The cliché that men are passionate and women, sentimental in love dates back to the eighteenth century
Has it always been believed that women and men have different and unequal abilities and qualities? The cliché that men are uncontrollable in love and women are constant, where and when does it arise? Have these issues been discussed only in England and France, or in Spain and the American world as well? Researchers from the University of Valencia (UV) are working to find answers to these and other questions in the European project “Circulating Gender in the Global Enlightenment: Ideas, Network, Agencies” (CIRGEN), which analyses the conception and circulation of identities and gender roles in eighteenth-century Europe and America, with special attention to the Hispanic world.
Endowed with an Advanced Grant from the European Research Council (ERC) valued at 2.5 million euros, it is the first project in the humanities and social sciences to obtain this funding in the Valencian Community. The initiative is attached to the University Institute of Women’s Studies and linked to the Department of Modern and Contemporary History of the University of Valencia and its research team is made up entirely of women.
In the eighteenth century, that of the Enlightenment, the foundations were laid on which societies discussed the difference between the sexes: what it consisted of and what intellectual, sentimental and social implications it had for private life and the collective order. For example, topics such as men are passionate and women, sentimental in love, were fixated on this period. The research team is investigating historical, printed and handwritten sources such as travel diaries, correspondence, press, translations, creative literature and book censorship, and is working on a database of translations of works called “Battle of the sexes” and literature aimed at women.
One idea that needs to be combated in the debate on gender identities and roles is that the Hispanic world was represented and perceived as an isolated space alien to modernity. The aim of this work is to build a less biased and Anglo-centric global history, in which the European part includes not only the French and British contributions, but also the Hispanic one. In addition, we want to know if in the eighteenth century there was a European or global discussion about gender identities and roles.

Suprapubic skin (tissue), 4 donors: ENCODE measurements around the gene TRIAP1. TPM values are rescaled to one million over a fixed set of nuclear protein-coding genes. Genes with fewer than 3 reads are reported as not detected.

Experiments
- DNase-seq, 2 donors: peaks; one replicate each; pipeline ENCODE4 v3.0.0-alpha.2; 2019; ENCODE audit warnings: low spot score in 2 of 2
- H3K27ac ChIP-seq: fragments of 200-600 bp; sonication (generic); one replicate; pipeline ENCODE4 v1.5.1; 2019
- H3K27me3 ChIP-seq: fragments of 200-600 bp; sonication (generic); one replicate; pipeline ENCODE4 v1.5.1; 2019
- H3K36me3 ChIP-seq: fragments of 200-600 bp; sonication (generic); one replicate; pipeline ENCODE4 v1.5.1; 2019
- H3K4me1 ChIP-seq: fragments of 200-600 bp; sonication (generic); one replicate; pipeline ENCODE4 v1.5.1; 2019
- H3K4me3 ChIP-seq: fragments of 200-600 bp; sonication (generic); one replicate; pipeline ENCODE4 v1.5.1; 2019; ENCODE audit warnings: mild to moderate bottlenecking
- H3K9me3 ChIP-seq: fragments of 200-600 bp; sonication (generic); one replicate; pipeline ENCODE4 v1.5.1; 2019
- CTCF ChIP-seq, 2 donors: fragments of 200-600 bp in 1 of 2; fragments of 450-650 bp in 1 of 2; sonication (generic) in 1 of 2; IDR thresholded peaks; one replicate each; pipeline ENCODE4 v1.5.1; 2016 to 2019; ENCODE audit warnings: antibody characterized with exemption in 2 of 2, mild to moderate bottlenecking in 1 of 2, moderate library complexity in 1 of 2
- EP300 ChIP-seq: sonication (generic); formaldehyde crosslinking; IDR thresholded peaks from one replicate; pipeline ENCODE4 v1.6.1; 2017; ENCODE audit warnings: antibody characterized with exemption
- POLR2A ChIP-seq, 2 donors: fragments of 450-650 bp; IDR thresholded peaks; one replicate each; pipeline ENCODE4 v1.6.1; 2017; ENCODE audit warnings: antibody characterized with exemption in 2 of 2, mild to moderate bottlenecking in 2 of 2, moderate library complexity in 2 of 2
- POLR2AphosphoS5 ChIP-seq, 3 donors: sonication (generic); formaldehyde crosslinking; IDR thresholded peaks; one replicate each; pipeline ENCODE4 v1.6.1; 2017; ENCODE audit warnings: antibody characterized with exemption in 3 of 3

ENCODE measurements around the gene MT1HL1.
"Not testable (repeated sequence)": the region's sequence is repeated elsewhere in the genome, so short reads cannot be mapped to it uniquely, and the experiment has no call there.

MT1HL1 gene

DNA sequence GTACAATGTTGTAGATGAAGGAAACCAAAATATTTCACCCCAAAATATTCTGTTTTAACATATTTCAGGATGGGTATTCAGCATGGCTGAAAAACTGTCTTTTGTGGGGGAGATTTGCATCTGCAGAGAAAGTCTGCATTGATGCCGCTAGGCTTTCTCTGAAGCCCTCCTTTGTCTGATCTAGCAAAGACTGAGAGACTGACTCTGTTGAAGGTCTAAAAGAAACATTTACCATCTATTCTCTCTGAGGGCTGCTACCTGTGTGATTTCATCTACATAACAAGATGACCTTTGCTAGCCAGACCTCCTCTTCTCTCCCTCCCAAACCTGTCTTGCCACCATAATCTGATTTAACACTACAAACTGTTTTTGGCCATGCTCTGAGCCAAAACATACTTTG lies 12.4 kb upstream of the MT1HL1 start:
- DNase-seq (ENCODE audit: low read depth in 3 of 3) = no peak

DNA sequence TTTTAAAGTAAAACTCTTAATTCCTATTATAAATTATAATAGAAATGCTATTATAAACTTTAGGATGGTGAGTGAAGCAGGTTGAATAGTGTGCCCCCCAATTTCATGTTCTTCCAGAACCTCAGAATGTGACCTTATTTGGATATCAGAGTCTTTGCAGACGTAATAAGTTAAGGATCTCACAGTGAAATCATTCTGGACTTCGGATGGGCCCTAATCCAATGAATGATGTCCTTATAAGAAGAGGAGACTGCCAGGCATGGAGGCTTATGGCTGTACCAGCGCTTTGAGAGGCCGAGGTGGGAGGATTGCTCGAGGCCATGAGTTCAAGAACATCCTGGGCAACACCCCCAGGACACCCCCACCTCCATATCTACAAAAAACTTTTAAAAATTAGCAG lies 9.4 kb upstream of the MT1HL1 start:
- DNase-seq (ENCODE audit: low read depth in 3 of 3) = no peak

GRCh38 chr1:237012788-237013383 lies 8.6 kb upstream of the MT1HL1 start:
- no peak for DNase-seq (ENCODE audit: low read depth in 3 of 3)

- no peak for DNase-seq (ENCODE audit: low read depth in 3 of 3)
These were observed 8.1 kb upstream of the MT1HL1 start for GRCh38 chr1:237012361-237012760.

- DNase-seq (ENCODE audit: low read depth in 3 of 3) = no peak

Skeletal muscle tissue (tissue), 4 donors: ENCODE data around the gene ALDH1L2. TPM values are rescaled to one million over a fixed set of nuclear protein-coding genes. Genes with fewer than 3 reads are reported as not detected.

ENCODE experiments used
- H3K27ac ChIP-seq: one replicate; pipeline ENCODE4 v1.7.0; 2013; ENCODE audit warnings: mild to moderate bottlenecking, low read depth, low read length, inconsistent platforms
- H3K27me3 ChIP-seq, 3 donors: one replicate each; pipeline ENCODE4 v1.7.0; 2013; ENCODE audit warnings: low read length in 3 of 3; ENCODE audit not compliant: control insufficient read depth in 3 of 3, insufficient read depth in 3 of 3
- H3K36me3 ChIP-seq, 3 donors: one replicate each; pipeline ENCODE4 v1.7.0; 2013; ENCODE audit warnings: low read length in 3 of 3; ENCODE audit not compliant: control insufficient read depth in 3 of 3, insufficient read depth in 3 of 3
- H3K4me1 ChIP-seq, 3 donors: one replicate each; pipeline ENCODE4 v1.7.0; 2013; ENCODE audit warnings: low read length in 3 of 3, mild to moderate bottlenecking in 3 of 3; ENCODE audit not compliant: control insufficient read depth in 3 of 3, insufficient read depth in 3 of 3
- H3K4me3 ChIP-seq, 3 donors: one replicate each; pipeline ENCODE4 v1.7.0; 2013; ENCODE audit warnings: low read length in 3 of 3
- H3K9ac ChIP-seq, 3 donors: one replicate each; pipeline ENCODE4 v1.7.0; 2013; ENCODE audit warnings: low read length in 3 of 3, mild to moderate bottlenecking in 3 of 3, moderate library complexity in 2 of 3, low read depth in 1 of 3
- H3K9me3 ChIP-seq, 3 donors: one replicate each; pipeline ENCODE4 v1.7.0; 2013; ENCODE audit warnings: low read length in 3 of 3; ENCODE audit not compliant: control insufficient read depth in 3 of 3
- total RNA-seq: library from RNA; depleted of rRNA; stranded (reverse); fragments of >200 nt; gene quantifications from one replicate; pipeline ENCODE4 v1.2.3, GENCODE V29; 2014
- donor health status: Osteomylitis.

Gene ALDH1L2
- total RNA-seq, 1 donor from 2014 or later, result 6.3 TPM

The team led by Mónica Bolufer, professor of the Department of Modern and Contemporary History at the UV, and which includes researchers Isabel Burdiel, María Tausiet, Carolina Blutrach, Ester García, Laura Guinot and Elena Serrano is investigating what factors and why they produced that some works were addressed exclusively or in a special way to a female audience. These are books such as Adela y Teodoro or Cartas sobre la educación de Madame de Genlis, which were recommended by educators and moralists, but it is not known to what extent they were actually read solely or mainly by the women of the time. It is also intended to find out whether, on the contrary, other works advised against or forbidden were read and for what reasons.
“These are some of the questions that drive the scientific work of the CIRGEN project, which also aims to renew historical knowledge about how the difference between men and women was understood in the past, and make it available to a wide audience through dissemination and teaching at all levels of education”, highlighted Mónica Bolufer.
In this sense, on November 25 and 26 the Autonomous University of Madrid (UAM) hosts the seminar Posibilidades de la Traducción: Corán, Género, Nación (‘Possibilities of Translation: Koran, Gender, Nation’), co-organised by CIRGEN together with the project La nación traducida. Ecologías de la traducción (‘The translated nation. Ecologies of translation’). 1668-1830, which will analyse the role of translation as a way of transmitting gender identities and roles, and knowledge. With 4 sessions, it will deal with the Hispanic perspective of gender models, Islamic writing in European religion and culture, the relationship between translation and monarchy, and the historical evolution from translator libraries to databases.
Congresses and dissemination
The research project began on January 1, 2019 and during this period the team has participated in several national and international conferences, such as the International Society of Eighteenth-Century Studies, in Edinburgh in July. Also, a seminar dedicated to motherhood was organised in May, and another is being prepared on the presence of women in scientific networks (September 2020). There have also been several outreach conferences on CIRGEN topics and two courses are planned for university and secondary school teachers.
Mónica Bolufer has developed her career in social and cultural history and, with special emphasis, on gender issues. She has specialised in the ways of life and thought during the Enlightenment, with special attention to the debate of the sexes, the intellectual activities of women, conceptions of intimacy and privacy, the regulation of behaviours through models of urbanity and the construction of identities in travel stories. She has been vice-president of the Spanish Foundation for Modern History (FEHM) and has been a member of the Board of Directors of the Spanish Association for the Research of Women’s History (AEIHM).
European Research Council
The European Research Council (ERC) was created by the European Commission in 2007 to promote research in all areas of knowledge, and to attract scientific talent to Europe. It aims to finance long-term excellent projects and the teams that make them up. Priority is given to grants to researchers who are starting their careers, and to those who are creating or consolidating their own team. The ERC grants various types of grants, such as Advanced Grants, Consolidator Grants, Proof of Concept, Synergy Grants and Starting Grants.